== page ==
Here is where it gets interesting. The woman – who I now have time to learn – is named Linda. She is only five months pregnant – which clarifies her stress. She is Nigerian, but has residency papers in Italy. She has no Danish CPR number and had no intention of having her baby here in Denmark. Her husband is in Italy as are her other two children. She was only here visiting. I relay these answers to the nurse on the phone, which I know in my head that Linda could have done also as her English was as good as mine and my Danish was a poor as hers, but realize that emotionally I was her surrogate. While we are on the phone, I worry about the gas station and congruence of convenience store customers, not to mention the attendant who I have yet to make eye contact with as I need to remain with Linda to keep her calm. Rashad – the Shell station attendant – who is the saint in this story in my book – quietly and without commotion brings a “roly” chair from some unknown place for Linda to sit in. She looks at him hestitantly, but needs to sit. Which is good, because I was afraid she was about to faint. I thank Rashad. He stays with us and asks if he needs to call for an ambulance – I tell him that I am working on that right now and he asks me if it is ok that he returns to attend customers who are queueing and questioning. Of course. I continue to stroke Linda’s arm, unsure of how else to comfort her clearly growing distress.
All this time, my nine-year old daughter is still here with me. She is not stressed. She is intensely curious and seems better when I give her a job. Please watch Linda’s bags so no one walks out with them and keep an eye out for the ambulance. Ok. She is on it. I ask Linda if she has anyone who she needs to call here in Denmark? I am handed the phone when she reaches them – another awkward conversation ensues and I relay that an ambulance is coming to help her friend/family member/colleague?! I don’t know. Finally we see blue lights flashing at the intersection. Linda wants me to call them – I assure her they are coming to help her all the while stroking her shoulder to try to distract her from the obvious cramping pain. The damn ambulance drives PAST us. PAST the gas station. Is it coming? Yes! I promise. I see the blue lights and hear the siren turn around and drive past us AGAIN. WTF. Pardon my Danish, but I did give the correct address. Rashad comes over and sees what he can do to help again. Linda’s flip phone rings again – it is the Emergency responder – she hands me the phone – Rashad takes it – he can speak Danish. Yes. We’re back at the Shell Station. He hangs up. They are coming back he assures both Linda and I.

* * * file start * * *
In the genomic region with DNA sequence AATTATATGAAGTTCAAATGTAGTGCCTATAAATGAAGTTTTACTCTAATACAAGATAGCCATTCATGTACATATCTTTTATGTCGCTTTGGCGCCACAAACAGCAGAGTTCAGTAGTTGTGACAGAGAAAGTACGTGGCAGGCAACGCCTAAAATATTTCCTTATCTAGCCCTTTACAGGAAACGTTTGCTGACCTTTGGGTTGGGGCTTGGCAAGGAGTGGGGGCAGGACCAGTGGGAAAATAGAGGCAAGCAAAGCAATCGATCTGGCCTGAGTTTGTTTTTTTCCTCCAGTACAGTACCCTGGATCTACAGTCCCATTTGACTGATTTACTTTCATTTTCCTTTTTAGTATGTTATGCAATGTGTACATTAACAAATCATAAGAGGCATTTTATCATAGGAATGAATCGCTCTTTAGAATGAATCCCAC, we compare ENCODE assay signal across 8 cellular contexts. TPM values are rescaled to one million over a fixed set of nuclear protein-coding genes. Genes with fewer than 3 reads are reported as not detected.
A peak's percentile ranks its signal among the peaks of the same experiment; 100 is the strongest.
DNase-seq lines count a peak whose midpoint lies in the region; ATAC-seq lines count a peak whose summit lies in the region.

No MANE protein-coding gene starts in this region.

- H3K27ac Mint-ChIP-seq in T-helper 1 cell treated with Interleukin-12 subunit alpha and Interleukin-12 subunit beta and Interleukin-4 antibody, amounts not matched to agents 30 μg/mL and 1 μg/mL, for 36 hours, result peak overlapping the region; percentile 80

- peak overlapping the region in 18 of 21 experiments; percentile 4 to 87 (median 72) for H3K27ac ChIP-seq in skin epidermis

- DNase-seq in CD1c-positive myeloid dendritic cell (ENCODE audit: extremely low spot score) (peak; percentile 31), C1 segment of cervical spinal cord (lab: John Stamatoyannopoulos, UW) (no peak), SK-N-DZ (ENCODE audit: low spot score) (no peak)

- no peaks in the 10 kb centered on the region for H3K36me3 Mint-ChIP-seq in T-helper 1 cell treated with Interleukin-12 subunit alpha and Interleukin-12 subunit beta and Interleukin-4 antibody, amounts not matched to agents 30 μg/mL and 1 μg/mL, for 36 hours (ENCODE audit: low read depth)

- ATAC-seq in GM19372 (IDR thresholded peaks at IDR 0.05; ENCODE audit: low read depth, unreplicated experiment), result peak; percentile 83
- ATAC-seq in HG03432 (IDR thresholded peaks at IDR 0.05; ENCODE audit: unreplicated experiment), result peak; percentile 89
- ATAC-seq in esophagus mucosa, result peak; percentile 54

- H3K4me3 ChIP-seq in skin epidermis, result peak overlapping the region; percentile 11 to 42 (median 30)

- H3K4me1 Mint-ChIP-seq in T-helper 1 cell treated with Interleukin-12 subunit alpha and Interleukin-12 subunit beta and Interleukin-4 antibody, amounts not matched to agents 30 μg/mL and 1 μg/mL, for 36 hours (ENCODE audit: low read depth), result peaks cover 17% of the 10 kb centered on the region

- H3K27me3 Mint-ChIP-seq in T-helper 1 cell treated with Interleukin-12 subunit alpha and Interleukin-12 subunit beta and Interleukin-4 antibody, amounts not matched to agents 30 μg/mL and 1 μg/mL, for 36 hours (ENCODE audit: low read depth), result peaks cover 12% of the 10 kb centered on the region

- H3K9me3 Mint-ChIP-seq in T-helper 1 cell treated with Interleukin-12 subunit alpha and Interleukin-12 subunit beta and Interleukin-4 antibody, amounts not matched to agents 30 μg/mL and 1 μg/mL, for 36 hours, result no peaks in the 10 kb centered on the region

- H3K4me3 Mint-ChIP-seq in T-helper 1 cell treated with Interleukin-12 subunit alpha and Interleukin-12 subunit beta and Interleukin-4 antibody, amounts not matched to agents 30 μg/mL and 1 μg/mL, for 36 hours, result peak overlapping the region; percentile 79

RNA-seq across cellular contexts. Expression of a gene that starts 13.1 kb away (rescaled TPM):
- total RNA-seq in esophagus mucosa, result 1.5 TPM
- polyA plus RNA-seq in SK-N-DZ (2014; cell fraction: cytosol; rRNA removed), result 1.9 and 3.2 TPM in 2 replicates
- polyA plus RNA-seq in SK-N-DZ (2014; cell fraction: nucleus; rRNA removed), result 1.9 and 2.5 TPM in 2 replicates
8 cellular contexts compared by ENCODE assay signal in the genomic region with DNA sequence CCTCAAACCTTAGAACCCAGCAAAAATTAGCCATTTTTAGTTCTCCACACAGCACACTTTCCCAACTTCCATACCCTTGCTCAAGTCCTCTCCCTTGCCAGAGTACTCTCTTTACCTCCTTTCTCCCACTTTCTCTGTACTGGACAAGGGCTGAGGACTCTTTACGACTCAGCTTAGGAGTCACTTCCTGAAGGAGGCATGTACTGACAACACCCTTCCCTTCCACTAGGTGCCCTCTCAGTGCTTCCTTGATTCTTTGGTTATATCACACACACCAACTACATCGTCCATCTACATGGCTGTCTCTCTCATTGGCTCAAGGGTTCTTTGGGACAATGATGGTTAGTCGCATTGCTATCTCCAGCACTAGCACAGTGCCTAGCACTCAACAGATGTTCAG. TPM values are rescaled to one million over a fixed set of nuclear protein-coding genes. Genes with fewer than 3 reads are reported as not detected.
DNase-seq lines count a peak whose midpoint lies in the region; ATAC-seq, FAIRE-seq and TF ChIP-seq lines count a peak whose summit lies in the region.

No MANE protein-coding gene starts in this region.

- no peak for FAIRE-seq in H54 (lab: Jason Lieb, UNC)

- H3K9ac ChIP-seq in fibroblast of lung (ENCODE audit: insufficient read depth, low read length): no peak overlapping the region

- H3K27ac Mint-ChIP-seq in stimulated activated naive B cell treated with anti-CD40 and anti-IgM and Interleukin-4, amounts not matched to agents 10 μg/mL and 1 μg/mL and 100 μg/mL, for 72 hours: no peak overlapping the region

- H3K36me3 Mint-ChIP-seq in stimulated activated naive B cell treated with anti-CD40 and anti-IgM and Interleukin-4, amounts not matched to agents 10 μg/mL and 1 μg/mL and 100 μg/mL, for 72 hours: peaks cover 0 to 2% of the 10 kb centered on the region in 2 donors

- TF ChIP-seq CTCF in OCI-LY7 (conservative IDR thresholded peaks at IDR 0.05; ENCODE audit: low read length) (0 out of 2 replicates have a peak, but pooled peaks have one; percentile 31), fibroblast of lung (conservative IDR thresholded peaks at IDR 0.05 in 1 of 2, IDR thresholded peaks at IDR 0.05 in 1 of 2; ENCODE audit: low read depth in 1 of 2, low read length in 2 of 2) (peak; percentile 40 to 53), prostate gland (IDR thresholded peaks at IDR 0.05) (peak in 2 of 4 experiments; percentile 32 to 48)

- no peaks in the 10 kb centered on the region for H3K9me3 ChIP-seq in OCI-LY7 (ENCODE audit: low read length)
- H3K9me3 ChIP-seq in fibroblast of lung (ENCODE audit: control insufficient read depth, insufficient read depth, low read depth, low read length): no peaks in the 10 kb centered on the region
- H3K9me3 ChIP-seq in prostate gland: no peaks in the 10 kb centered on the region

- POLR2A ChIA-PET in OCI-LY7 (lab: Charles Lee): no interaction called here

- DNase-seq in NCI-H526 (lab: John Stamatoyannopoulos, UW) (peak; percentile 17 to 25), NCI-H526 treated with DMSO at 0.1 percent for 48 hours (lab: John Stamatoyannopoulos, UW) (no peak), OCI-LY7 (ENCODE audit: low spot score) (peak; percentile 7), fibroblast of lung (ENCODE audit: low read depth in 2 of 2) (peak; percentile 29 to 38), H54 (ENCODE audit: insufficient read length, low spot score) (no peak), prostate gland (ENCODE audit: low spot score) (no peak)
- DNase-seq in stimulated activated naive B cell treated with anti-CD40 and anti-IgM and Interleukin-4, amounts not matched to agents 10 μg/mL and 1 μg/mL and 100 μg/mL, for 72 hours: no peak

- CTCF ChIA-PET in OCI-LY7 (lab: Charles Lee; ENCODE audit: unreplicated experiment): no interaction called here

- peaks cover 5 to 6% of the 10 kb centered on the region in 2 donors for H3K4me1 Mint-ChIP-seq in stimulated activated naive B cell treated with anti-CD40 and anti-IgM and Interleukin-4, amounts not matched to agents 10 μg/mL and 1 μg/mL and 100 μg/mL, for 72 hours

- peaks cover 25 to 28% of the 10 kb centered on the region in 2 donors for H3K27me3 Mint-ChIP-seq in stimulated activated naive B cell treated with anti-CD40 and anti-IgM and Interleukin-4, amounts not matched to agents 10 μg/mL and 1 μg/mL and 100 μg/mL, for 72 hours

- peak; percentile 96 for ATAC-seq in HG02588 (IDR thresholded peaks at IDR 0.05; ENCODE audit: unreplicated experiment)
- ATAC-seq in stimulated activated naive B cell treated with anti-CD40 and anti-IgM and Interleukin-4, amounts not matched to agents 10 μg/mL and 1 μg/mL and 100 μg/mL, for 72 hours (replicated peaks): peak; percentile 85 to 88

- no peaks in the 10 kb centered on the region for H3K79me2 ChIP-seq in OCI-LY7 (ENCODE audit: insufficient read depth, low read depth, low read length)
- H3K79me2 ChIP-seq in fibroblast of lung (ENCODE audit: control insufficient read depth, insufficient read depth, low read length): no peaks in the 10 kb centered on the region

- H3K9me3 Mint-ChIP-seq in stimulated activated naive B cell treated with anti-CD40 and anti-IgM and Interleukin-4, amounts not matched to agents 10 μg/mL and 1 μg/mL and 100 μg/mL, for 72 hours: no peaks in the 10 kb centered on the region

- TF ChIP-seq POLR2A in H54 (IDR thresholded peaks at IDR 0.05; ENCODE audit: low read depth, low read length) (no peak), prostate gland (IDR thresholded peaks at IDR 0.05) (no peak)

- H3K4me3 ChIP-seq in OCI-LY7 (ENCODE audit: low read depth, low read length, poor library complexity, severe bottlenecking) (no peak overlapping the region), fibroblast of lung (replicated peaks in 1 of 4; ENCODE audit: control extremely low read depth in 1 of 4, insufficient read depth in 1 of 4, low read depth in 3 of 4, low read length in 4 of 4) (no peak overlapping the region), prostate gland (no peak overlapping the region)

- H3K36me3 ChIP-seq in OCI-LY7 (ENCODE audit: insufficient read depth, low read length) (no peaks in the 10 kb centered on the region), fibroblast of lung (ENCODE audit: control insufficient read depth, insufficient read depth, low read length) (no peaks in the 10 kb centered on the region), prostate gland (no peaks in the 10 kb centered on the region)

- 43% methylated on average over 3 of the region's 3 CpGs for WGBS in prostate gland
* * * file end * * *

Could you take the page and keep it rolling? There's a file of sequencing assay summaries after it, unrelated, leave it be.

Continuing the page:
When the paramedics arrive, they quickly and efficiently take over and you can see her panic slow down. They strap her to a gurney, my daughter hands Linda her bags. I squeeze her hand and wish her much good juju, as my Dad taught me to do.
They load Linda into the ambulance. Close the door. I don’t see Linda again. There is nothing more I can do. My daughter asks if we are going to the hospital with her. No. They won’t let us. We don’t know her. Really. She is safe now. I assure my daughter. We need to get back on the bus and get home to let your brother in the house. But after the drama, I have to pause a moment to breathe and process before we head back out into the dark wet evening across the street to the bus stop. We are just out the convenience store door when Rashad comes out to ask me if I would like a coffee. Truly, I do not need a coffee at 5:00pm, but yes. Thank you. I would love one of your probably awful convenience store coffees. For some reason. I needed one. It would be a validation between Rashad and I that yes, we did the right thing tonight. We did what we could. With what we had. With what we know. We were human.
So please don’t applaud me. Please don’t give me laud. No kudos. I don’t even need a hug. If praying is your thing – then direct them towards Linda, a Nigerian woman who lives and loves and has family in Italy and probably went through hell tonight. I don’t know if I believe in praying – don’t hate me. But I do believe in people. And love. And connecting. And I do believe in an unexplainable higher power/energy/juju (call it god if you do) that puts us in the paths of certain people who’s energy we either connect with, need or can help. And tonight. I hope I helped. We are human. Let’s just be human. Hold each other’s hand. Help when we can with what we can. It costs nothing to treat each other with respect. That is all. I’m going to go snuggle on my couch now and support my husband stringing our Christmas tree lights. Cheers to you from Denmark, Erin